Materials with other ions with cariostatic properties can also reduce the development of caries through inhibition of bacterial activity.9,15 Amalgam, for instance, contains some of these cariostatic agents, such as Ag, Cu, and Zn ions, which can be released by the restoration. Anticariogenic ion-releasing composites with biological principles have been produced, promising to have an anticariogenic behavior through the release of different ions, according to the specific oral conditions.19

Because of the large variety of restorative materials, some criteria should be established in order to support their choice regarding their anticariogenic potential. The aim of this study was to compare caries formation around different restorative materials, using an in vitro bacterial system to induce the development of lesions.


Material and Methods

Fifty extracted, non-erupted, human third molars without previous lesions or visible enamel defects were stored in distilled water at 4°C. Approval by the Ethics Committee, Institute of Biomedical Sciences, University of São Paulo (ICB-USP, protocol 048/CEP) and by the Ethics Committee, School of Dentistry, University of São Paulo (FOUSP, protocol 10/00) was obtained.

Standard Class-V cavities, 4 mm-long mesiodistally, 2 mm-wide occluso-cervically and 2-mm deep, were prepared in the middle third of the buccal and lingual surfaces of each tooth, with a cylindrical plain cut diamond bur (n. 1090, KG Sorensen, Barueri, SP, Brazil) in a high speed air turbine handpiece under water spray.

The teeth were randomly divided into 5 groups (n = 10), each one restored with one of the following materials on the buccal and lingual surfaces: group 1 - Glass Ionomer Cement - GIC (Ketac Fil Plus, ESPE, Medizin, Germany); group 2 - amalgam (Dispersalloy, Caulk Dentsply, Milford, DE, USA); group 3 – light-cured composite resin (Z-100, 3M, St. Pauls, MN, USA); group 4 - anticariogenic ion-releasing composite (Ariston pHc, Vivadent, Schaan, Liechtenstein); group 5 – light-cured fluoride-containing composite resin (Heliomolar, Vivadent, Schaan, Liechtenstein). Following preparation, all cavities were cleaned with aqueous slurry of pumice and anionic detergent. The restorative techniques are summarized in Table 1.



The restored teeth were thermocycled at 5°C and 55°C distilled water baths for 700 cycles. Steel wires were attached to the roots of each tooth. The dental crowns were painted with 2 coats of acid-resistant nail varnish (Revlon, Oxford, NC, USA), except on the restorations, and on a 2-mm wide border around them. The tooth/wire units were sterilized with gamma irradiation (25 kGy).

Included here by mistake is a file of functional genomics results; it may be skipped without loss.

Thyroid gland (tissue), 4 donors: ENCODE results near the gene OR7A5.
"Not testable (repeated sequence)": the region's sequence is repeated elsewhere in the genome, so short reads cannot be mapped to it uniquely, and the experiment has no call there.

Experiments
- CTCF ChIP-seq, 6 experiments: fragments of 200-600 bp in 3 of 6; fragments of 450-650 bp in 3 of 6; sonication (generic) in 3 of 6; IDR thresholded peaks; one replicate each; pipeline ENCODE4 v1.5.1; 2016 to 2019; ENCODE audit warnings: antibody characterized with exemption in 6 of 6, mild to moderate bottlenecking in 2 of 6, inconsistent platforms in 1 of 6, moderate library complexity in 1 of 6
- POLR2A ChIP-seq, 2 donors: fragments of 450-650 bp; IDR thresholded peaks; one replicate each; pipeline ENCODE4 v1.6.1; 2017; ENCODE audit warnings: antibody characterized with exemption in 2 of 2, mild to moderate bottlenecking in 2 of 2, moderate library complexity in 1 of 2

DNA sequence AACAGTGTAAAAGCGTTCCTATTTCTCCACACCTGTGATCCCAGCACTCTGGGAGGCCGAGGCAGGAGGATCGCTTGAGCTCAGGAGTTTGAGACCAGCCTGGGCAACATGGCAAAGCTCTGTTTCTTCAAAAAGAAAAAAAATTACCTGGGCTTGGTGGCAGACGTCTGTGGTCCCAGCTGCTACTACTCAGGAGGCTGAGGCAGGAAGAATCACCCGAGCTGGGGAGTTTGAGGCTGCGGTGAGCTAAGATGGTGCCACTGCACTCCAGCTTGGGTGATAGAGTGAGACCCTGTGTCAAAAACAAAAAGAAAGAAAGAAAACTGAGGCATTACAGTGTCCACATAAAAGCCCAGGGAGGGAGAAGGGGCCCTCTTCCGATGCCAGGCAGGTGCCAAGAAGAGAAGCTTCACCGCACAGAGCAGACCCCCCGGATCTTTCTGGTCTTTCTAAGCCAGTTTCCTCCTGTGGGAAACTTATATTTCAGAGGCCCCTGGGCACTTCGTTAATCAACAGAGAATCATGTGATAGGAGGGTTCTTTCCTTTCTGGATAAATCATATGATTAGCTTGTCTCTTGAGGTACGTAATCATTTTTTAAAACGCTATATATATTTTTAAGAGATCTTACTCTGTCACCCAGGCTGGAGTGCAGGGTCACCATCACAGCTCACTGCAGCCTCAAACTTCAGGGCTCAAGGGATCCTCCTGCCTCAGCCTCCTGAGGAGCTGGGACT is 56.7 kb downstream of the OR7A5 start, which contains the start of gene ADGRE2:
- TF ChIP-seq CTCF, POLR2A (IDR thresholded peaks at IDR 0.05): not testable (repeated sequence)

The development of carious lesions was induced in vitro with a bacterial system, following the method used by Dummer et al.3 (1982) and Gilmour et al.5 (1990), that was modified in the incubation period, which was enlarged, and in the culture medium, which was changed. The microorganism used was Streptococcus mutans (ATCC 25175), which was incubated in TSB (Difco-Becton, Dickinson and Company - Sparks, MD, USA) with 5% sucrose (37°C for 24 h) in order to induce bacterial growth. The bacteria were plated in a solid culture medium (TSA, Difco-Becton, Dickinson and Company - Sparks, MD, USA) to obtain isolated colonies and incubated again (37°C for 24 h). Then, the grown colonies were transferred to tubes containing TSB and 5% sucrose, starting a preconditioning of the microorganism with sucrose for 6 days. This way, the tube containing the inoculum broth was obtained with approximately 1.84 × 106 colony-forming units (CFU)/ml. Each tooth was immersed in a tube containing TSB + 5% sucrose and 200 µl of the inoculum broth. The teeth were maintained in this bacterial system for 30 days, being transferred to a fresh tube every 48 h. During the incubation period, tests were performed to check for contaminants. After 30 days, the teeth were removed from the bacterial system and the steel wires were removed.

The teeth were sectioned with double face diamond discs (Discoflex, KG Sorensen, Barueri, SP, Brazil) to separate the buccal from the lingual surfaces. Each aspect was embedded in epoxy resin (Resigel - Redlease®, Varzea Paulista, SP, Brazil), and sectioned with a Labcut Machine® (Extec 1010, Excel Technologies Inc., Enfield, CT, USA) in a buccolingual direction, resulting in specimens with 500 µm in thickness. Two of these sections were randomly chosen and ground by hand to a thickness around 100 µm using sandpaper numbers 150, 220, 400, and 600 (Norton Abrasivos Brasil - Igarassu, PE, Brazil).